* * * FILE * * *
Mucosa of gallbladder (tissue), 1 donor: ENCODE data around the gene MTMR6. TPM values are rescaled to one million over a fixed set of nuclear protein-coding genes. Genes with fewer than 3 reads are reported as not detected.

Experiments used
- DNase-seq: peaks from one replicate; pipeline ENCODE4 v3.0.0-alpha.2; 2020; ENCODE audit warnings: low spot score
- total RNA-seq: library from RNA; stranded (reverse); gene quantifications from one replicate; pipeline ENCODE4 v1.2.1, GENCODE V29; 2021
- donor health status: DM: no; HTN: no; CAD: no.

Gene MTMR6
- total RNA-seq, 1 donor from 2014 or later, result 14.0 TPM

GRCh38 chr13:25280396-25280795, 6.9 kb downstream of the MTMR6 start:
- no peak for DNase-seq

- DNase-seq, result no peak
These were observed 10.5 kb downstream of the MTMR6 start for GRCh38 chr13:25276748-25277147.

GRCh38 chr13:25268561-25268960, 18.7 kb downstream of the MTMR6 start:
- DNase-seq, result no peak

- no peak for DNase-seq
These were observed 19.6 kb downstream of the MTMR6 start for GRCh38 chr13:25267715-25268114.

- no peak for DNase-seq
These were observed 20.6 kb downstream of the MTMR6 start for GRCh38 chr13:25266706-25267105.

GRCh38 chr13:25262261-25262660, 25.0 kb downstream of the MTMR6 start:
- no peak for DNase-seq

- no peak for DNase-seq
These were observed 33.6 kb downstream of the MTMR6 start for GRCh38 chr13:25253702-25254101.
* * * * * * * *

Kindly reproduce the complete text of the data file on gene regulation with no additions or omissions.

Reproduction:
Mucosa of gallbladder (tissue), 1 donor: ENCODE data around the gene MTMR6. TPM values are rescaled to one million over a fixed set of nuclear protein-coding genes. Genes with fewer than 3 reads are reported as not detected.

Experiments used
- DNase-seq: peaks from one replicate; pipeline ENCODE4 v3.0.0-alpha.2; 2020; ENCODE audit warnings: low spot score
- total RNA-seq: library from RNA; stranded (reverse); gene quantifications from one replicate; pipeline ENCODE4 v1.2.1, GENCODE V29; 2021
- donor health status: DM: no; HTN: no; CAD: no.

Gene MTMR6
- total RNA-seq, 1 donor from 2014 or later, result 14.0 TPM

GRCh38 chr13:25280396-25280795, 6.9 kb downstream of the MTMR6 start:
- no peak for DNase-seq

- DNase-seq, result no peak
These were observed 10.5 kb downstream of the MTMR6 start for GRCh38 chr13:25276748-25277147.

GRCh38 chr13:25268561-25268960, 18.7 kb downstream of the MTMR6 start:
- DNase-seq, result no peak

- no peak for DNase-seq
These were observed 19.6 kb downstream of the MTMR6 start for GRCh38 chr13:25267715-25268114.

- no peak for DNase-seq
These were observed 20.6 kb downstream of the MTMR6 start for GRCh38 chr13:25266706-25267105.

GRCh38 chr13:25262261-25262660, 25.0 kb downstream of the MTMR6 start:
- no peak for DNase-seq

- no peak for DNase-seq
These were observed 33.6 kb downstream of the MTMR6 start for GRCh38 chr13:25253702-25254101.